Two Flow meters on one interrupt pin

Hello i am trying to use more than one flow meter on one interrupt pin. I have followed the write up (http://forum.arduino.cc/index.php/topic,8548.0.html) and successfully got both flow meter working to count liters per hour separately. I was wondering how i could configure it to count two flow meters on the same interrupt pin. (only one flow meter will be working at one time). I tried hooking the flow meters up in parallel and it works, but sometimes it doesn't. It is very sporadic on reading the meters, sometimes it works and sometimes it doesn't which i dont understand, from my understanding the meters send 5v on the signal line and the arduino counts in and displays it in the serial monitor. When it is in parallel it works but there are times when it seems like the meter isnt sending out a signal, until I unhook the other meter and it works perfect again. My question is why does it work sometimes and randomly not work?
Thank you in advance for your time.
(I'll attach the code i used below)

// reading liquid flow rate using Seeeduino and Water Flow Sensor from Seeedstudio.com
// Code adapted by Charles Gantt from PC Fan RPM code written by Crenn @thebestcasescenario.com
// http:/themakersworkbench.com http://thebestcasescenario.com http://seeedstudio.com

volatile int NbTopsFan; //measuring the rising edges of the signal
int Calc;                               
int hallsensor = 2;    //The pin location of the sensor

void rpm ()     //This is the function that the interupt calls 
{ 
  NbTopsFan++;  //This function measures the rising and falling edge of the 

hall effect sensors signal
} 
// The setup() method runs once, when the sketch starts
void setup() //
{ 
  pinMode(hallsensor, INPUT); //initializes digital pin 2 as an input
  Serial.begin(9600); //This is the setup function where the serial port is 

initialised,
  attachInterrupt(0, rpm, RISING); //and the interrupt is attached
} 
// the loop() method runs over and over again,
// as long as the Arduino has power
void loop ()    
{
  NbTopsFan = 0;      //Set NbTops to 0 ready for calculations
  sei();            //Enables interrupts
  delay (1000);      //Wait 1 second
  cli();            //Disable interrupts
  Calc = (NbTopsFan * 60 / 7.5); //(Pulse frequency x 60) / 7.5Q, = flow rate 

in L/hour 
  Serial.print (Calc, DEC); //Prints the number calculated above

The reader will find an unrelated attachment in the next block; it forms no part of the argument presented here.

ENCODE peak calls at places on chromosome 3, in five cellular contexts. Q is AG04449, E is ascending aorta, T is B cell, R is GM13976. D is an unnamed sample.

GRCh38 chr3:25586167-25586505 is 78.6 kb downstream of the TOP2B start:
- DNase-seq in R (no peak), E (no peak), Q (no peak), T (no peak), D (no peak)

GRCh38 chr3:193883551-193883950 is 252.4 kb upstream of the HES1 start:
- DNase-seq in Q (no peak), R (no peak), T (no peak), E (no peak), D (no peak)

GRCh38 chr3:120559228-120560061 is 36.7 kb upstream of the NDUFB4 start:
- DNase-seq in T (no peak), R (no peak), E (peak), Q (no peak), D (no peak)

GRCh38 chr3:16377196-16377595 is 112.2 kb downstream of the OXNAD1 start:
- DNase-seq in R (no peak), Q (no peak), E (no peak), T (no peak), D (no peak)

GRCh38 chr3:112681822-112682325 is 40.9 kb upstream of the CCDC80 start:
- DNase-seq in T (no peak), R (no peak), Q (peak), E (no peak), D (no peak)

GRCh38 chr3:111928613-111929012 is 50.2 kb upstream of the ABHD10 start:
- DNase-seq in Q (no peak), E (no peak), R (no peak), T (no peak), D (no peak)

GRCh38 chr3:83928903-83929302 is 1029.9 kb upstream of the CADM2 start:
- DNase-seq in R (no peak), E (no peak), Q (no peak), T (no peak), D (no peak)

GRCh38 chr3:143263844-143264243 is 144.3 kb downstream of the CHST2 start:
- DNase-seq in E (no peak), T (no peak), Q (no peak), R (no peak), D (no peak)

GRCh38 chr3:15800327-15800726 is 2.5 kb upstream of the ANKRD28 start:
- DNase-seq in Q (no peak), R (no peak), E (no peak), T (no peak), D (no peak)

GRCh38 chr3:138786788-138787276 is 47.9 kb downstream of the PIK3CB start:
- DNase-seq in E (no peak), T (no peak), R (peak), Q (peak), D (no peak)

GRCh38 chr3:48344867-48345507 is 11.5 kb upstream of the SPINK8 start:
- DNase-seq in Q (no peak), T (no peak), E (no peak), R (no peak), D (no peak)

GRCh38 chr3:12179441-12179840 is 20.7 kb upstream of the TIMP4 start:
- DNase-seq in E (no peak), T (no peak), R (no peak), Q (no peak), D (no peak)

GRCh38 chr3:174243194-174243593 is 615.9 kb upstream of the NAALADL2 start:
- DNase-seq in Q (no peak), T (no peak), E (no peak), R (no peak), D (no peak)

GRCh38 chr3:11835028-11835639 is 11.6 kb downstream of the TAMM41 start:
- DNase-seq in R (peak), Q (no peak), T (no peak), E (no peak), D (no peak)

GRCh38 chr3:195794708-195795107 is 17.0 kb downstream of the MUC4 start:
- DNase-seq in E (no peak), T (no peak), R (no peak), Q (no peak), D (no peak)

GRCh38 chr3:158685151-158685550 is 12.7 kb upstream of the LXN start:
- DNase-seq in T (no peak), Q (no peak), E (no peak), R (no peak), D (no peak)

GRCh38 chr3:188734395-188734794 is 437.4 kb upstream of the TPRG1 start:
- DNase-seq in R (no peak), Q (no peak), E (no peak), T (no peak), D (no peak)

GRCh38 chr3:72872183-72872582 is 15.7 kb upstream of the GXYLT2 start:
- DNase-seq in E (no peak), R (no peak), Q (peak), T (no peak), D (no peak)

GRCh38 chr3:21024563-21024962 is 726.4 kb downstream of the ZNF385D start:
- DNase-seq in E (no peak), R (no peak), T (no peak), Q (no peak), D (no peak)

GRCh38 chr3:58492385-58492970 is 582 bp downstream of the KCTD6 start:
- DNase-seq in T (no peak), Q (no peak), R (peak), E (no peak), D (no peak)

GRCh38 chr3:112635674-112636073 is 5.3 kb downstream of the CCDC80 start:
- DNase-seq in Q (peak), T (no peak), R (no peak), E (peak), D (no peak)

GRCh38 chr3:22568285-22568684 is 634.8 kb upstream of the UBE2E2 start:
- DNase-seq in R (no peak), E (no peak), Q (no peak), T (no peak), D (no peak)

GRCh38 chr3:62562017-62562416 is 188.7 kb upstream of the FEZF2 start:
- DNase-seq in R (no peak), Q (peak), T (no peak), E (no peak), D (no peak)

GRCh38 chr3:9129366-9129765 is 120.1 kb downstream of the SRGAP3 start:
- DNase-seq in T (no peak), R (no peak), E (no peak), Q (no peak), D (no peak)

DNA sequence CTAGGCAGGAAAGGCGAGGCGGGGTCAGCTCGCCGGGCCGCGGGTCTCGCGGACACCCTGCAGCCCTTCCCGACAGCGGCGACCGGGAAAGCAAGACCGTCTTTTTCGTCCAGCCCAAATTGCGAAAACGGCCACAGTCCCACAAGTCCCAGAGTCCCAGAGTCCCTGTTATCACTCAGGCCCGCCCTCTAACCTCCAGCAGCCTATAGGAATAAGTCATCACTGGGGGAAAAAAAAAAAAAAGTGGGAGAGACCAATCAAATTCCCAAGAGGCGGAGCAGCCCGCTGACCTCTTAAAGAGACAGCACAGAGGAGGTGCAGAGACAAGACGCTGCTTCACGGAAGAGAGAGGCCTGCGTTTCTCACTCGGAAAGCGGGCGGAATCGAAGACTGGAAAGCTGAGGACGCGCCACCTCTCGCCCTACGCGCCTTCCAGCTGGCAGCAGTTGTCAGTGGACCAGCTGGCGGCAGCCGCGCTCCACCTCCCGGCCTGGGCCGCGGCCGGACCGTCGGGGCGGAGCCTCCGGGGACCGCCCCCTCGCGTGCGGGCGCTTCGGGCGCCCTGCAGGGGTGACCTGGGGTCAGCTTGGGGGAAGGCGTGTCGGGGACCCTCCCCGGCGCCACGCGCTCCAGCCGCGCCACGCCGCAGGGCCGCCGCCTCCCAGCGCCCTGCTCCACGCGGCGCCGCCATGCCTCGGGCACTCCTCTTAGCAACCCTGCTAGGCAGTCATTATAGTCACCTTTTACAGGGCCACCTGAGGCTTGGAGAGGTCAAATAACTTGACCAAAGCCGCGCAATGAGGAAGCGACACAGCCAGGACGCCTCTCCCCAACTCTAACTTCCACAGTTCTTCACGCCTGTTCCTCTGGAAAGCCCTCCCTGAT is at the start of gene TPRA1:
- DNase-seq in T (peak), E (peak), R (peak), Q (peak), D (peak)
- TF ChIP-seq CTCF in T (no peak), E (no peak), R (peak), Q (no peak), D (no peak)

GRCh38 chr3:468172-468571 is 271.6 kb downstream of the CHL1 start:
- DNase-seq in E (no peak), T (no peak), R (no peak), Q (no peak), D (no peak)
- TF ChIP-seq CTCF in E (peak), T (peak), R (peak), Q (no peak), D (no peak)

Serial.print (" L/hour\r\n"); //Prints "L/hour" and returns a  new line
}

You need to know what the electrical properties of the meters' outputs are. Do the meters each drive the output high and low to generate the pulse, or do they rely on the external circuit pulling it low until the meter drives it high, or vice versa?

How long does your ISR take to run?

How long does each flowmeter pull the pin HIGH for each pulse?

What happens if the second flowmeter pulls the pin HIGH while the first flowmeter hasn't gone LOW yet? Answer: you'd miss the pulse.

Are you really so short on pins you can't give each flowmeter it's own input pin?

speedjayg:
My question is why does it work sometimes and randomly not work?

I recognise that you say only one flow meter will be working at one time, but I still think the real question is - why would you want to do this?

This particularly in view of the fact that you have already gotten the turbines to work individually. You can bet your problem is hardware and no amount of programming will fix it.

First i want to thank you all for the fast replies. I plan on using this in a project in where i use 6+ flow meters on one arduino board, so i want to use 2+ on each interrupt pin but i first want to get it working with just two before i even start adding more to the board. I know the Arduino uno only has two interrupt pins(I know the Mega has six but i plan on using more than six if possible) and this is a hall effect flow sensor, which from my understanding could only count RPM's with the interrupt. I was testing this earlier and had the two flow meter signal wires connected to the interrupt pin and i would test each flow meters at seperate times, giving adequate time inbetween tests to make sure the interrupt has finished then i would try it on the other one. Sometimes they would both work the way I imagined it would work, but just when i thought it would work perfect they would stop working like there was a short and it wasn't reading anything from the flow meter, 2 minutes later everything would work fine. So i know this method works but i must be missing something. Any ideas?